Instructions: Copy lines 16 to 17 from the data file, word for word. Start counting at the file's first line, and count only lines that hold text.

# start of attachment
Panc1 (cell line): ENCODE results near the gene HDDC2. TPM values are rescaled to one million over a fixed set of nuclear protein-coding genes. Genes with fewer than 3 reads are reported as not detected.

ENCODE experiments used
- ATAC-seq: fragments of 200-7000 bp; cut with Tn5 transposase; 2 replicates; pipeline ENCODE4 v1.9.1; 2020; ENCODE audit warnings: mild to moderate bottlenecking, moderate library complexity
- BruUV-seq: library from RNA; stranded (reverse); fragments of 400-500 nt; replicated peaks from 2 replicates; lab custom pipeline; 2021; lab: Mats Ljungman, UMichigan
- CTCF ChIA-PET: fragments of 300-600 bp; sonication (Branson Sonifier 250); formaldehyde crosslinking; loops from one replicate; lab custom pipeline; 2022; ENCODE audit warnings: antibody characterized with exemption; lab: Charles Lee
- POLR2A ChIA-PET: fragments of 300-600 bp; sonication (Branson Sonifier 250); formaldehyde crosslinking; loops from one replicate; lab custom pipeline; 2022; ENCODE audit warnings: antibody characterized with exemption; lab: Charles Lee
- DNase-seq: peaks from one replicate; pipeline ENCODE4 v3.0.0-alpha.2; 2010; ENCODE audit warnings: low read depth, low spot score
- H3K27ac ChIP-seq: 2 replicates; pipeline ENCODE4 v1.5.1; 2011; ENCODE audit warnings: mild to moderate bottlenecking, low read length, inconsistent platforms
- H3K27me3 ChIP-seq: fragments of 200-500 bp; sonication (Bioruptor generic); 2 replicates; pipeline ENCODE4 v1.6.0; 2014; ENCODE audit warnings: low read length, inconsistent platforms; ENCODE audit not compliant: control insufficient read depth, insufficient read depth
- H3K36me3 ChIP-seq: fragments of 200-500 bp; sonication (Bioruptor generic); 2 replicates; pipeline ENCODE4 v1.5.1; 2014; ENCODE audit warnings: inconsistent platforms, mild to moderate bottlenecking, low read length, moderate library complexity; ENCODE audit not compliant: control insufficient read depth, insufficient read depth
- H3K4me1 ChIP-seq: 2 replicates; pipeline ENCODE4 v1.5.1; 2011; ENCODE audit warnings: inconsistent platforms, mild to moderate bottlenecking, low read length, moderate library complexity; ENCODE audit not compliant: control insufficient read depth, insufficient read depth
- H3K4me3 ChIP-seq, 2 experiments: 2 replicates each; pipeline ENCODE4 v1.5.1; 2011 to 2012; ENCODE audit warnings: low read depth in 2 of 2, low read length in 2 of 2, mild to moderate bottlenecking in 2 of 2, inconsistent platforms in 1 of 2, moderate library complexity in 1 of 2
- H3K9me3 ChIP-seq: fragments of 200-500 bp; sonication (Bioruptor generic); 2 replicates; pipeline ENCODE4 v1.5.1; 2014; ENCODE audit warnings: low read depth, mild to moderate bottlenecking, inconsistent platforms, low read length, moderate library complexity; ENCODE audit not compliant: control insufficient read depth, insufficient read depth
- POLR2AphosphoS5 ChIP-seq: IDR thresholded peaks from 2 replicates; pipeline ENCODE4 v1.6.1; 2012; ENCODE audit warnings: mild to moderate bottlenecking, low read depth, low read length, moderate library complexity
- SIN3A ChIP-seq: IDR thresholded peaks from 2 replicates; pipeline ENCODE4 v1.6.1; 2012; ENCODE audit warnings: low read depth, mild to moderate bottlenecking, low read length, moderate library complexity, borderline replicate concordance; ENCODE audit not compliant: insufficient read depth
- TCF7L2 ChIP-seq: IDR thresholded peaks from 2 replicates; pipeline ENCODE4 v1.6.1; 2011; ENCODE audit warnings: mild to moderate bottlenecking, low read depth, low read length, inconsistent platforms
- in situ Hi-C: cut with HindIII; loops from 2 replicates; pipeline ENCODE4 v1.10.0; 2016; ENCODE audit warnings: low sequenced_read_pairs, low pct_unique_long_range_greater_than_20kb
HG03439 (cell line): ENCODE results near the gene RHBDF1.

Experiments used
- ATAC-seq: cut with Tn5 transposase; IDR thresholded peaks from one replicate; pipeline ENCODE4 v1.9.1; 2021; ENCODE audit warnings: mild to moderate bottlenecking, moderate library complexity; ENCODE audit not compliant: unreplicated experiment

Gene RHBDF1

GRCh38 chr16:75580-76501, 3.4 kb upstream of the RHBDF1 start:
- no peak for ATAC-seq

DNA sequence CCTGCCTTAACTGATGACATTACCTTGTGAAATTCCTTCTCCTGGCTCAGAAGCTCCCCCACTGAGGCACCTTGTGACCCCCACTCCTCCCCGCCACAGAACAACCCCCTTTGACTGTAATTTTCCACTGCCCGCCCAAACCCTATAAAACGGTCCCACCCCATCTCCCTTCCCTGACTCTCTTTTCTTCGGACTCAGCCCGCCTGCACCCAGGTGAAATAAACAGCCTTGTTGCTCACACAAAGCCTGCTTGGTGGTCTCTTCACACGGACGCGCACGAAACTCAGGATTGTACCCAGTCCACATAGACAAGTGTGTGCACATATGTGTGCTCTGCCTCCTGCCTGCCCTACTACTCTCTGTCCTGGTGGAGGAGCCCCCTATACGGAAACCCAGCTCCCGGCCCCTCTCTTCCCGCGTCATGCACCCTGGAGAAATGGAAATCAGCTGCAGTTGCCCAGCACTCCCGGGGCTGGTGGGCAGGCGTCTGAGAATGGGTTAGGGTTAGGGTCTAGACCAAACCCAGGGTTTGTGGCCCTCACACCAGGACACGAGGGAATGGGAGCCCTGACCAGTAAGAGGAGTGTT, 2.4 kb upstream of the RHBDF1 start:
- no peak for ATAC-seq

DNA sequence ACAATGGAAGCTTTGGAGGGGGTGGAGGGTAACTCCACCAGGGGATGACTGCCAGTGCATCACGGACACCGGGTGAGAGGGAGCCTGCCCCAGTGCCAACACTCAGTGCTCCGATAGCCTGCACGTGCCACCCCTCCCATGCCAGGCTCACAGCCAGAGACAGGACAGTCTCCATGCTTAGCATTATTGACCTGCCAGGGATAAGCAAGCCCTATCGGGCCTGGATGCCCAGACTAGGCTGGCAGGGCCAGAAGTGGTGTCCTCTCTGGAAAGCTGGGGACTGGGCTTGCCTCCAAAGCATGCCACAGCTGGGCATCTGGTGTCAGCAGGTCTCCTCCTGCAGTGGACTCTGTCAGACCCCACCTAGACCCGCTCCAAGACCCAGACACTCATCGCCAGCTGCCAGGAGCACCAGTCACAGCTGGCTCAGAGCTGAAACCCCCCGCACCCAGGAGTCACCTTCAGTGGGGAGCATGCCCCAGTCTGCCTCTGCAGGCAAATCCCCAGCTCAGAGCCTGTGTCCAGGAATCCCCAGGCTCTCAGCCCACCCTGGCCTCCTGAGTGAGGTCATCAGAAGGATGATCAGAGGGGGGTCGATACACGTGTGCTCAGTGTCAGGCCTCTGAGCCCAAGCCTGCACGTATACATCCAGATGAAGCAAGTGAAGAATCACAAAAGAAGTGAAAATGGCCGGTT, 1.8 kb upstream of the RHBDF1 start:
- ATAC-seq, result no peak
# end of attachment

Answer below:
- TCF7L2 ChIP-seq: IDR thresholded peaks from 2 replicates; pipeline ENCODE4 v1.6.1; 2011; ENCODE audit warnings: mild to moderate bottlenecking, low read depth, low read length, inconsistent platforms
- in situ Hi-C: cut with HindIII; loops from 2 replicates; pipeline ENCODE4 v1.10.0; 2016; ENCODE audit warnings: low sequenced_read_pairs, low pct_unique_long_range_greater_than_20kb